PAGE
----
July 16, 2007

There are few stories that could capture the style of "development" in southeast Virginia than the speed and carelessness with which developers pave everything for strip malls, including graves in little family plots.

"You moved the headstones but left the bodies, didn't you!"

ARTICLE: Confederate soldier's grave borders upcoming strip mall (The Virginian-Pilot - HamptonRoads.com/PilotOnline.com): "Their family burial ground in Western Branch had been serene for more than 100 years until developers began bulldozing the land bordering it recently to make way for a strip mall. Today, a guardrail is installed a few feet from the headstones for the couple and their children."

This area really needs more strip malls, there are a few open spots without a family dollar, a Walgreens, and a Quzino's Subs. Without some direct action, Chesapeake in particular might fall behind Virginia Beach as the paved over wasteland.

But there is more to this story than just typical runaway development. See, these are just any graves, these are Confederate soldier graves. That means, inevitably, that the local bunch of neo-confederates need to be there to give full honor and flag salutes, all while in period uniform. It is really, er, a moving sight.

If only they could find a family member who gives a shit about the whole thing.

"The sight troubles Rodney Quick, a Portsmouth native and past commander of Sons of Confederate Veterans, Norfolk County Grays.

James Lassiter joined the Confederacy in the spring of 1861.

Quick is disturbed by the idea that history could be discarded in such a way, that progress trumps sanctity.

"It hurts my heart," Quick said, standing where a metal guardrail post is anchored into the ground near Harriett Lassiter's grave. "It's just sad that progress is rolling over history and rolling over people now."

Rodney Quick

Sons of Confederate Veterans have ordered a marker for the site, their way of paying tribute to a soldier and people who came before them. The group is still searching for living family members.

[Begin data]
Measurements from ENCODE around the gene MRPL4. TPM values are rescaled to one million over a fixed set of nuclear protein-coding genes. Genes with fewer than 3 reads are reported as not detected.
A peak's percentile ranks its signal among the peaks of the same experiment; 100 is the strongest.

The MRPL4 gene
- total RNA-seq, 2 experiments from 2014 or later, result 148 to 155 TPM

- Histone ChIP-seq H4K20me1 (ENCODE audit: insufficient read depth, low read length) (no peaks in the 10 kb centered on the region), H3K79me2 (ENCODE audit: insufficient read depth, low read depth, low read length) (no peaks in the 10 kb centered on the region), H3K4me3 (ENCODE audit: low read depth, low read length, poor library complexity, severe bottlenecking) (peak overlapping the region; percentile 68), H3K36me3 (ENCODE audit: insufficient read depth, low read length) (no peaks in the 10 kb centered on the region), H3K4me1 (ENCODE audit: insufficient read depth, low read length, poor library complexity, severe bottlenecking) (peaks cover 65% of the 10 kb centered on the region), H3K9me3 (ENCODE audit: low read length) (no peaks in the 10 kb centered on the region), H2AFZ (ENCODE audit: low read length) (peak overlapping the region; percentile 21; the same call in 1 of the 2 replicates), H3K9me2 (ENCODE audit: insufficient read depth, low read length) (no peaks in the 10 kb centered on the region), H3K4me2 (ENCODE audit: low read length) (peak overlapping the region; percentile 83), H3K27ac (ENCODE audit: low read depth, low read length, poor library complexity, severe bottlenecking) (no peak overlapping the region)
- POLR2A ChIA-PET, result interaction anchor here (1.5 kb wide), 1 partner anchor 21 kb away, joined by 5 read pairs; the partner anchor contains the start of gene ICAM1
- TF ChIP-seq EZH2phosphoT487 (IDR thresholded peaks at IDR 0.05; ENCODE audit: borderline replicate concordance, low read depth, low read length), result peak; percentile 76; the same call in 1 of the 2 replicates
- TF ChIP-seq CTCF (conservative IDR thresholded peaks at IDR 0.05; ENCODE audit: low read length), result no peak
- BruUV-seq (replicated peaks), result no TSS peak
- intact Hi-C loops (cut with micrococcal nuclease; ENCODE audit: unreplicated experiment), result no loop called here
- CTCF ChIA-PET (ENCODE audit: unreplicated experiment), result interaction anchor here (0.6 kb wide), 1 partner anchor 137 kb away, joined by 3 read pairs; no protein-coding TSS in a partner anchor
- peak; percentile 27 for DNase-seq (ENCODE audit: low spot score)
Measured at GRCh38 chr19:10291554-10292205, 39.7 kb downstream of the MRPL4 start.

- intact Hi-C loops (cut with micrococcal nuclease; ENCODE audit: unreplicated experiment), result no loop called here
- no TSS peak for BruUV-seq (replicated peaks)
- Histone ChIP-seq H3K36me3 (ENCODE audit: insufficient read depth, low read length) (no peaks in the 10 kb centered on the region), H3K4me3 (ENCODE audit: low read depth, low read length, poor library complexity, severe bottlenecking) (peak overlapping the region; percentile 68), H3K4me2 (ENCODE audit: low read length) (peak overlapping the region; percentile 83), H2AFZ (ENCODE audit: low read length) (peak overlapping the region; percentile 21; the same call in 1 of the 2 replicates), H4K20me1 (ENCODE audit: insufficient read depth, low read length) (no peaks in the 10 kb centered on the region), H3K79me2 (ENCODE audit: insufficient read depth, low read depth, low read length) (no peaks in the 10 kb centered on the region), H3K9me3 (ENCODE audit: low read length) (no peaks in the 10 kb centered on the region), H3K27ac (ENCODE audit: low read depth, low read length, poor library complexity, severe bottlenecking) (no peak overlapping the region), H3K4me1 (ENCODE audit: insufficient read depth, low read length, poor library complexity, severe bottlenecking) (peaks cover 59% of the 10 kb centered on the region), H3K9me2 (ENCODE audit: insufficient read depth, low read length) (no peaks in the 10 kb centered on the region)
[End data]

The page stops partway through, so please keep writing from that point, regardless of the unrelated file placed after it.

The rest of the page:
They would like to give the family a full memorial service next month with 21-gun salute, a First National Flag presentation and taps.

"It doesn't matter if they are black or white, Union or Confederate or sharecroppers," said Keith Morris, commander of the Isle of Wight Avengers, a camp of Sons of Confederate Veterans. "It makes no difference. These graves need to be respected."

The group is researching the Lassiter family's history to learn more about James, Harriett and the others named on smaller tombstones at the burial ground."

Note the phrase "first national flag," that is a good one.

One guesses that just maybe Mr. Quick would not have such a troubled heart and would not be so quick to seek to honor the graves of some unknown black family whose graves are near paving, and whose family members are not around (and indeed, may have been the ones who sold the land to developers in the first place). But, folks, that is only a guess.

Nobody else, including the authorities, gives a hoot.

According to the Department of Historic Resources, a court order is required to remove or relocate a grave in order to use the land for other purposes. There also are state laws that protect graves from being disturbed.

CB Richard Ellis, the real estate brokerage firm handling the new development, did not respond to questions about the burial site. Chesapeake city officials said such issues would not be under their control.

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